The revisionist history of COVID-19 threatens public health

The revisionist history of COVID-19 threatens public health
The revisionist history of COVID-19 threatens public health

By Perry Halkitis, PhD, and Boris Lushniak, MD

It’s budget season in Washington, and while the general conversation revolved around the typical topics — government funding, immigration, the presidential election — an undercurrent was surprisingly the COVID-19 pandemic. Like the virus itself, the controversies swirling around the response to the pandemic have never gone away.

Unfortunately, this simply cannot be ignored. To date, 1.2 million people in the US have died from the pandemic. We lead the world in deaths from COVID-19 registered in the last week, in the last 28 days and since the start of the pandemic. We need to focus on how to prevent more deaths, not how to ignore them. In short, people continue to get sick and die, in part because only 1 in 5 Americans have taken advantage of the most current vaccine formulation.

Drs. Anthony Fauci, President Trump’s former chief medical adviser, and Frances Collins, former director of the US National Institutes of Health (NIH), recently provided closed-door testimony before the House Select Subcommittee on the Coronavirus Pandemic to discuss the response of the government to COVID. This will be followed by what is sure to be a heated hearing this spring, in which some members are likely to suggest that we would be better off if the US had taken a less restrictive approach as a public health strategy.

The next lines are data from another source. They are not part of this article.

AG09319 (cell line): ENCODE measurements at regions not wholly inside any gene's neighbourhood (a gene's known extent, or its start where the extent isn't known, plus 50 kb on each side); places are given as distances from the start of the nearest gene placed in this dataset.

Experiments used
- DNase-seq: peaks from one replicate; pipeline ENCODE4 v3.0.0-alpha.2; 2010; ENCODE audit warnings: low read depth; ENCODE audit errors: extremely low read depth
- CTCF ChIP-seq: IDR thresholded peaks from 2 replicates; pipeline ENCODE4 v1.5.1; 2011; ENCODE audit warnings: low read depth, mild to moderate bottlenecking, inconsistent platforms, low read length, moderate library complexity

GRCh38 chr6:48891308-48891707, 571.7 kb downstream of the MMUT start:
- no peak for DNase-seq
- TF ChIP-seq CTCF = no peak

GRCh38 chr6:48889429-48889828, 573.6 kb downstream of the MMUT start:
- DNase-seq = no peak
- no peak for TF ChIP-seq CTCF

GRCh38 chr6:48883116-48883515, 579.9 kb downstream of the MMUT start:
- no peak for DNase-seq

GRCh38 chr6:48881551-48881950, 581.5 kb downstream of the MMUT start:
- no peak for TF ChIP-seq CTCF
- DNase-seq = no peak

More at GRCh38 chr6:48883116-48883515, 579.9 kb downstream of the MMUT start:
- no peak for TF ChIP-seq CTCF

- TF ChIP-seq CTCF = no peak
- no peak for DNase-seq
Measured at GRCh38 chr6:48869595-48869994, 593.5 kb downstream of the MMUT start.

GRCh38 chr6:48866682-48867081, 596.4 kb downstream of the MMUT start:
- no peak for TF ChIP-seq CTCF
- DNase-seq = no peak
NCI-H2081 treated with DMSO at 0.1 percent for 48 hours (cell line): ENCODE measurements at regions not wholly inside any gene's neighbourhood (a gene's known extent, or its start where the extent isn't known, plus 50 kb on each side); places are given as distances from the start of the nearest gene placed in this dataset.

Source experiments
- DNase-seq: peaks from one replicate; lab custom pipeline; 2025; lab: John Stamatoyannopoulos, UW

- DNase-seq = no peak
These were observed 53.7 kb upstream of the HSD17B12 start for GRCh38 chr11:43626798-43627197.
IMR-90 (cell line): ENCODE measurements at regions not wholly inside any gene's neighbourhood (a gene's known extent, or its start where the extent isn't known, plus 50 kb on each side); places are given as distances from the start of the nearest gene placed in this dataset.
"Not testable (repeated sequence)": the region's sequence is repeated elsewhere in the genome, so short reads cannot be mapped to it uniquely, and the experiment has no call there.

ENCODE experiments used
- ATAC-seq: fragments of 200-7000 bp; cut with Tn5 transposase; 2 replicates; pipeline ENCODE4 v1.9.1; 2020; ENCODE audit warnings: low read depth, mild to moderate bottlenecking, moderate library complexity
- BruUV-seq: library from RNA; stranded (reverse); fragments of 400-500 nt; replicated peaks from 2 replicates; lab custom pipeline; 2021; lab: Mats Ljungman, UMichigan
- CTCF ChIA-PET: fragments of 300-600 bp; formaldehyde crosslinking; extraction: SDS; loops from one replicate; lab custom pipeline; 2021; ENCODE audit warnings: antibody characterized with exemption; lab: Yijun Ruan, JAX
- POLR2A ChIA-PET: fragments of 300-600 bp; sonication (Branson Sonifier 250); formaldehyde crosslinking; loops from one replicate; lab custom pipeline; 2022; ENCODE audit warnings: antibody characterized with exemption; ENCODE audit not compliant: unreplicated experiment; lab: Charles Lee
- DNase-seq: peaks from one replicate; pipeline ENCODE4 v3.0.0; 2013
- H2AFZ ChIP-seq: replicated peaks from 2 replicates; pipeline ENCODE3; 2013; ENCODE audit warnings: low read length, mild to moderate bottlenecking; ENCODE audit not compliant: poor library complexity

Congress has and continues to justify cutting funding for COVID-19 vaccines, testing, and research on the grounds that we will soon reach herd immunity, making them unnecessary. But this is a fallacy, and has been so since the beginning. During the debt deal negotiations last year, Congress returned «over $13 billion to the Centers for Disease Control and Prevention, the Food and Drug Administration and other response agencies for vaccine distribution, research and pharmaceutical supply chain recovery.» products’.